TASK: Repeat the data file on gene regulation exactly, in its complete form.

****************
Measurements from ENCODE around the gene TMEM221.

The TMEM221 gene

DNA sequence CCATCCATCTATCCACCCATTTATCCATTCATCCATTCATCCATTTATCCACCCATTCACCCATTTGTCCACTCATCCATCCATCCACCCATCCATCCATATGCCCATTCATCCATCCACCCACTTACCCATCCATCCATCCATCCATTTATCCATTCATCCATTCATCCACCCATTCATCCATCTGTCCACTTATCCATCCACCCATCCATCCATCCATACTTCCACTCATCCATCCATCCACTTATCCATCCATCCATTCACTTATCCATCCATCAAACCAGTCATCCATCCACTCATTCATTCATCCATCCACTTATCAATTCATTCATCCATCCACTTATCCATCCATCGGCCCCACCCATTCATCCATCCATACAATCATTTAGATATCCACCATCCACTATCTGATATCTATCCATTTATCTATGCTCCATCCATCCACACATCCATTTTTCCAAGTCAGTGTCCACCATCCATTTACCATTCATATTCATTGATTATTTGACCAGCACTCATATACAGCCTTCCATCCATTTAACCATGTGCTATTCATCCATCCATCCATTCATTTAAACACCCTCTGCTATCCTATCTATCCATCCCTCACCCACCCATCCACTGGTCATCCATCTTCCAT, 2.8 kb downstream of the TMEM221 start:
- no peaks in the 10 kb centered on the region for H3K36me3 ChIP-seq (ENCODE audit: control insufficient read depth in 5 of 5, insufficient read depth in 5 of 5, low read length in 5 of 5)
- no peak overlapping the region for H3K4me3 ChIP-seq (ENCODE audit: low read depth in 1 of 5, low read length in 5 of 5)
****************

Measurements from ENCODE around the gene TMEM221.

The TMEM221 gene

DNA sequence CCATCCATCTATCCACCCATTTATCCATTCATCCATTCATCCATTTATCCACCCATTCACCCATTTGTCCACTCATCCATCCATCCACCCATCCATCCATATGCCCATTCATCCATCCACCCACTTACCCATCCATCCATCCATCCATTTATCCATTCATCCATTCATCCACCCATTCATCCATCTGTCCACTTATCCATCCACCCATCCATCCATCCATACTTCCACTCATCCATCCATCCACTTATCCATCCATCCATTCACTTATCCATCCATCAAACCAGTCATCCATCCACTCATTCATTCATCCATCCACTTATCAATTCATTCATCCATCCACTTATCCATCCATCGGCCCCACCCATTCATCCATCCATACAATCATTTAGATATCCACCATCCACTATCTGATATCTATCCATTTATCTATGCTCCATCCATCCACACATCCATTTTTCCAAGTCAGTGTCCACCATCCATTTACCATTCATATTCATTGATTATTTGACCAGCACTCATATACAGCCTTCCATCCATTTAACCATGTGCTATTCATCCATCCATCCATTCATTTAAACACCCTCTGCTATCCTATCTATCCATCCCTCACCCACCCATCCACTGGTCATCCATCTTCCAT, 2.8 kb downstream of the TMEM221 start:
- no peaks in the 10 kb centered on the region for H3K36me3 ChIP-seq (ENCODE audit: control insufficient read depth in 5 of 5, insufficient read depth in 5 of 5, low read length in 5 of 5)
- no peak overlapping the region for H3K4me3 ChIP-seq (ENCODE audit: low read depth in 1 of 5, low read length in 5 of 5)